The NFT landscape took off at an exponential rate, with capitalizations moving from $41M in 2018 to $340M in 2020. Even though this massive growth was met with contradicting narratives and attitudes, it inspired a variety of sectors including gaming, sports, art, collectibles, and metaverses to dip their toes in this new realm.
However, despite much needed innovations around disintermediated ownership, NFTs continue the tradition of price setting via auction mechanisms. These traditional auction models used to determine the discrete “sale price” of NFTs end up prohibiting participation from the long-tail of economic actors, while failing to determine the true “market value” of artworks. These dynamics replicate and reinforce the logic of exclusivity at the core of cultural economy as is, leaving the playing field to be dominated by a few wealthy collectors and whales. Despite the unprecedented growth, to many this looks like an incomplete transformation.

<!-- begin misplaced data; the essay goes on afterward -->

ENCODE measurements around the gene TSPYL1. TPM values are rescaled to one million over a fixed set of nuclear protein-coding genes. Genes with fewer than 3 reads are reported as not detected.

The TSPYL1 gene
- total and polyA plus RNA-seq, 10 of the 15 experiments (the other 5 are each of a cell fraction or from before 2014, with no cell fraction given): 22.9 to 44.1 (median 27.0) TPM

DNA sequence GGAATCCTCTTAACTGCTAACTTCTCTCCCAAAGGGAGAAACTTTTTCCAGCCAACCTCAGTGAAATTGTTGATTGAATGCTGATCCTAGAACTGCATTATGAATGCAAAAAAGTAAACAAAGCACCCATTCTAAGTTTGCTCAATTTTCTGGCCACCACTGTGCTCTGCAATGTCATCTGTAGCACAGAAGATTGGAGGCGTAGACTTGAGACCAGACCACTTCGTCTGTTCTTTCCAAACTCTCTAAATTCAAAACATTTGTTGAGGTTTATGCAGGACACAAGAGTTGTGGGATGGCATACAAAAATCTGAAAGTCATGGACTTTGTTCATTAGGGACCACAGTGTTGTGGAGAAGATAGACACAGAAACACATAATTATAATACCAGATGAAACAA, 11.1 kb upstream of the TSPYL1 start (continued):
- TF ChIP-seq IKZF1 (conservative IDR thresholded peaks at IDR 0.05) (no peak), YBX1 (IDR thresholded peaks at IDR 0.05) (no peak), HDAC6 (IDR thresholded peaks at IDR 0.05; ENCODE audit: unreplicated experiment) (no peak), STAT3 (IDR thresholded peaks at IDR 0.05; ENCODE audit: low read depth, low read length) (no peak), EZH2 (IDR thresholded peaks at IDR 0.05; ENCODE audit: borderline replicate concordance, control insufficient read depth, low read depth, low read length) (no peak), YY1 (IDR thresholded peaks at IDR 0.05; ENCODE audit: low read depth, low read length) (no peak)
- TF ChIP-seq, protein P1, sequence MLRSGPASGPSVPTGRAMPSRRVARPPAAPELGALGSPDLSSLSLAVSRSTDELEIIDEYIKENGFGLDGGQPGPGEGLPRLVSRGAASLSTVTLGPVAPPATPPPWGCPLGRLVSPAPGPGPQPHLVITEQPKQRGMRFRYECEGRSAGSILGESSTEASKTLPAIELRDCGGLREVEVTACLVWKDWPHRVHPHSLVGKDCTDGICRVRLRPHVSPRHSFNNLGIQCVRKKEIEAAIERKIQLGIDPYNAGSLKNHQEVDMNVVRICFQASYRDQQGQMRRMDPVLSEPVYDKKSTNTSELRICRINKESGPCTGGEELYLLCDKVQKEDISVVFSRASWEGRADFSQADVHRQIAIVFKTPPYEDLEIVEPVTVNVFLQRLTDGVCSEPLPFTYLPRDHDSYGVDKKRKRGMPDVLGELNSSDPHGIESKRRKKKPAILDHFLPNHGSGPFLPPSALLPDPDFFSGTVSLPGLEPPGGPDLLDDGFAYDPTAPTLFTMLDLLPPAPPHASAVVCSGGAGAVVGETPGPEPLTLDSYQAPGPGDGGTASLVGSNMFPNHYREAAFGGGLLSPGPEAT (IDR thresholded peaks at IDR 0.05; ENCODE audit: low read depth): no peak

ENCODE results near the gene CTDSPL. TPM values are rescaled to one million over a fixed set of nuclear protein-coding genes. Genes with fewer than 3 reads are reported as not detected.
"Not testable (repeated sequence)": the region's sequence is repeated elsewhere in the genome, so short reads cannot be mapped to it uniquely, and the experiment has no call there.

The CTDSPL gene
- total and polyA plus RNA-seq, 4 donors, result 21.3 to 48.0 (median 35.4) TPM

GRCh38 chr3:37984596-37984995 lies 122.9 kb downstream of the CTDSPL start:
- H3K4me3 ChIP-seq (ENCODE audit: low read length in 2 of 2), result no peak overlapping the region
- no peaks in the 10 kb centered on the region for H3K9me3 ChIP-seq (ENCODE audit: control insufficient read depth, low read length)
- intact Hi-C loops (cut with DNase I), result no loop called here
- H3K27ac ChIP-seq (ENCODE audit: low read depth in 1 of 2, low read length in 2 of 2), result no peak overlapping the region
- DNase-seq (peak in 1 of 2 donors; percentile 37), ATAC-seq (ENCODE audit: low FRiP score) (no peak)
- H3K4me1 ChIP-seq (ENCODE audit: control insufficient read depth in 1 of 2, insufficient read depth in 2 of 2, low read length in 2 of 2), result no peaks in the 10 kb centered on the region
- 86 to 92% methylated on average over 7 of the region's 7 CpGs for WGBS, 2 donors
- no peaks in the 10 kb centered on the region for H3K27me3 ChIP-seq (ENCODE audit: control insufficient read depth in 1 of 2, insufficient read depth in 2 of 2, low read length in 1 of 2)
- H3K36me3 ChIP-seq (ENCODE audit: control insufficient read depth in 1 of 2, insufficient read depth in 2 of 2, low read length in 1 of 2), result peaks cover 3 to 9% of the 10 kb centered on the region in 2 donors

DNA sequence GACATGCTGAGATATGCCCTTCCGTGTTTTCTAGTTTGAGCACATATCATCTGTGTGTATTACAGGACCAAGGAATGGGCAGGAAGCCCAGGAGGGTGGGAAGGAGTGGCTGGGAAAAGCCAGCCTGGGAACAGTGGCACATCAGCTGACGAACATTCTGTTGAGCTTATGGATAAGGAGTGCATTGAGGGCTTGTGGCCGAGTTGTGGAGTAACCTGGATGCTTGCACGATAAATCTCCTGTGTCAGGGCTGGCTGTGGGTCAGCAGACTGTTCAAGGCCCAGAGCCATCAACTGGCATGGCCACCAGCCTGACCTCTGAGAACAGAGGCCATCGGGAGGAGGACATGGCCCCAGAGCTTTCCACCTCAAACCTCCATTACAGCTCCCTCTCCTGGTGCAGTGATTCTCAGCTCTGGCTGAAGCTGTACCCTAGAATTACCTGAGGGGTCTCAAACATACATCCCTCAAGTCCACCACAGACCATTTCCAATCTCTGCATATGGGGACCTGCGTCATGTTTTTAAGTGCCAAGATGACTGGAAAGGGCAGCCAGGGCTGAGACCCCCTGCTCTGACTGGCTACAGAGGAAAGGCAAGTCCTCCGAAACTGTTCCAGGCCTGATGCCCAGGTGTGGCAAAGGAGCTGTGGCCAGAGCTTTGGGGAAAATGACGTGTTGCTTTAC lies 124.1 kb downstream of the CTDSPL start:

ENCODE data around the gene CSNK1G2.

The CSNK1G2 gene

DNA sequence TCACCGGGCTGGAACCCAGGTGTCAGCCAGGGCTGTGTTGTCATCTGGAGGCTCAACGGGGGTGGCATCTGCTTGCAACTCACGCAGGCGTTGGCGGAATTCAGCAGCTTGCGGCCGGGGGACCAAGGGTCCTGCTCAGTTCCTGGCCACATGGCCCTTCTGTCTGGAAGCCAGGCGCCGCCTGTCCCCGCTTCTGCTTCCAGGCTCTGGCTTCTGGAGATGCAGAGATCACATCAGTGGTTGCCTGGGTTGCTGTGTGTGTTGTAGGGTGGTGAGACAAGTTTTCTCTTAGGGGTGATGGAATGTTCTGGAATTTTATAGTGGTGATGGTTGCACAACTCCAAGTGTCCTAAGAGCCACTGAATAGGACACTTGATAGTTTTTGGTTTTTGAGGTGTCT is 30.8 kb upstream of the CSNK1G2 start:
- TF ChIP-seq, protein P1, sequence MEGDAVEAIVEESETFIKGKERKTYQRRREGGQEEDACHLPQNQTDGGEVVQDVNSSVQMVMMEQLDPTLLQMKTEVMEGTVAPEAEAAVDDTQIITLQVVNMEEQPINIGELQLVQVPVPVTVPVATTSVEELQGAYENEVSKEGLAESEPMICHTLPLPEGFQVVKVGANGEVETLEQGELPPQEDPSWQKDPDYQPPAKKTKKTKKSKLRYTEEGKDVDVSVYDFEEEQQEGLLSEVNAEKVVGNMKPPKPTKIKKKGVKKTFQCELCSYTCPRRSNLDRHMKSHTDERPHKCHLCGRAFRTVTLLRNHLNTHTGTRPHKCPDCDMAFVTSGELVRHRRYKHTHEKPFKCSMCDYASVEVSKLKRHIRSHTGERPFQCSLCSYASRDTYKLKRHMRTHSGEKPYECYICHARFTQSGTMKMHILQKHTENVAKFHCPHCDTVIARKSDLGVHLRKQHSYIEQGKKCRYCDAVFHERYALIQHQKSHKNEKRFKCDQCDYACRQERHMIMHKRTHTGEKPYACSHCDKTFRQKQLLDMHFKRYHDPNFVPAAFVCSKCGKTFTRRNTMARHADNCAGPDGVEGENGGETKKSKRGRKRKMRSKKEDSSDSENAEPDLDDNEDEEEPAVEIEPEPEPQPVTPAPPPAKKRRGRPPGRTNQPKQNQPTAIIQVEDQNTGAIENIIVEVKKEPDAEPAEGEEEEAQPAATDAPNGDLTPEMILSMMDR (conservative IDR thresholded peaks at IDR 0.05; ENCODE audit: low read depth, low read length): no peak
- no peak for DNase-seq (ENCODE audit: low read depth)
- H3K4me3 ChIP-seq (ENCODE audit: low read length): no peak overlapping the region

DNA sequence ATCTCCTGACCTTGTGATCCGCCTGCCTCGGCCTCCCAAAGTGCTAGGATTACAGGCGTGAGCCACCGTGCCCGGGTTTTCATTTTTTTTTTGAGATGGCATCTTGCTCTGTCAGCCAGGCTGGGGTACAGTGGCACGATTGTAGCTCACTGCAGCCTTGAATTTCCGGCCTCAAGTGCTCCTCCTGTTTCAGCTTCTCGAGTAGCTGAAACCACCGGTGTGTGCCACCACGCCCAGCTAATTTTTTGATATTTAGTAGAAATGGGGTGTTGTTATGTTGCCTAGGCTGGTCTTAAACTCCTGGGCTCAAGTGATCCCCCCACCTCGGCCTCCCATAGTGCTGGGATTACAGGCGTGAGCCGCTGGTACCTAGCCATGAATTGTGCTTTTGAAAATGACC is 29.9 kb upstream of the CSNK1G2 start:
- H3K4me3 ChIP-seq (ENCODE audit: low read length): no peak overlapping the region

But now, Spectre is here to haunt the auction houses.
Spectre enables anyone to mint ERC20 tokens backed by NFTs to create a fully liquid and permissionless art market. Spectre opens up NFT ownership to the crowds, breaking the barbed wires of the "one and indivisible private property" by turning once exclusive NFTs into fungible and liquid assets anyone can buy, sell, pool and govern.
To achieve this purpose, Spectre comes up both as a modular protocol and an opinionated app built on top of it.
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